It is surprising that so many people still think of Thailand as a third world country or country that is lagging far behind the west.

According to The World Bank “Thailand has been one of the widely cited development success stories, with sustained strong growth and impressive poverty reduction, particularly in the 1980s.

Follow BangkokJack on Facebook for all Vietnam/Asia related news

However, average growth has slowed to 3.5 percent over 2005-2015. The government has embarked on an ambitious reform program to raise Thailand’s long-term growth path and achieve high-income status.”

It comes as no surprise that growth has slowed to percentage terms in recent years as this is the case with all economies that are experiencing growth. Indeed The World Bank is still predicting growth of between 2.9% and 3.3% between 2016 and 2018.

For a country that had previously relied so heavily on the export of rice to survive it is clearly evident that exports in other areas are also increasing. This is goods such as electronics as well as a healthy automobile sector, not to mention the growing tourist industry.

You don’t have to travel too far to see that Thailand is thriving. The capital Bangkok is awash with large multinational companies and the financial centre of the capital has a rapidly improving reputation that has the potential to challenge some of the other major economies in Asia.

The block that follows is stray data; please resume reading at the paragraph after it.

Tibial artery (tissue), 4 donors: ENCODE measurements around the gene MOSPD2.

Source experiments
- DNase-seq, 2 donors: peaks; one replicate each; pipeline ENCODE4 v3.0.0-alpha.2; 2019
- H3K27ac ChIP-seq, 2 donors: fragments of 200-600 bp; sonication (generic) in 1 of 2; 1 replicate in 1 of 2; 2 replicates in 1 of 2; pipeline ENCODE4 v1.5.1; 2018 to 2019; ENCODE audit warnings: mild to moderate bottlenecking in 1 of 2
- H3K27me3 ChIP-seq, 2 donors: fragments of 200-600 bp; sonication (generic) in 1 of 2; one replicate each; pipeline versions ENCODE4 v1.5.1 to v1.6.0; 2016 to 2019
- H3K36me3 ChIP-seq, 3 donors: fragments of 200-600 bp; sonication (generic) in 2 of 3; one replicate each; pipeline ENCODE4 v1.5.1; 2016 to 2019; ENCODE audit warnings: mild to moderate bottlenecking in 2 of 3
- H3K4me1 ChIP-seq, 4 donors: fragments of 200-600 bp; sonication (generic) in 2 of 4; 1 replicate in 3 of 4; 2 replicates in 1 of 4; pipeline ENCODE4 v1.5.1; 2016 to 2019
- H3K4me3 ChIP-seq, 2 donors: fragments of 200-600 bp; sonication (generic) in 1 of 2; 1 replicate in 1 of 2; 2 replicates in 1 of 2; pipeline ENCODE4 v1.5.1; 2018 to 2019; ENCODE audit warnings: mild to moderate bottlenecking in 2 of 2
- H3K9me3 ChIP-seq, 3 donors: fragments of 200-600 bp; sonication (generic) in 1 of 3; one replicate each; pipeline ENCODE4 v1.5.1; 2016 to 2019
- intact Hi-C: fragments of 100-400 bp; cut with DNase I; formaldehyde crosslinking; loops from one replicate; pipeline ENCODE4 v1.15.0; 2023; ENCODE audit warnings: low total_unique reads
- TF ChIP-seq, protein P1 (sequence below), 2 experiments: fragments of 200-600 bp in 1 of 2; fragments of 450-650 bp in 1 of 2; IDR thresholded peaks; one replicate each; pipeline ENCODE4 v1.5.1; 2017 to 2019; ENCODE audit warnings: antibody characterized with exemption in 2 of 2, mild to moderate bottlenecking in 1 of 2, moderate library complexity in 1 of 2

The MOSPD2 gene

The price of real estate reflects demand with prices rising annually in central locations.

Tourist centres such as Pattaya, Hua HIn and Phuket are seeing a huge influx of visitors from other parts of Asia – predominantly China but with a significant number coming from South Korea and South East Asia.

These cities have a rapidly growing network of top international hotels and again real estate in the areas in demand is hard to come by, further stoking prices.

Perhaps one of the biggest indicators or the strength of the Thai economy is the strength of the Thai Baht. The Baht has continued to gain strength against other major currencies but exports have still remained strong whilst imports have become cheaper allowing companies to expand further.

This growing confidence can only have a positive effect on the overall economy and previously underdeveloped areas of the country are now seeing money and resources trickle through.

In the volatile world of investments, Thailand appears to be a good bet with continuing growth, a strengthening currency and a relatively stable stock market. Property prices in many areas are also increasing which is again a reflection of consumer confidence.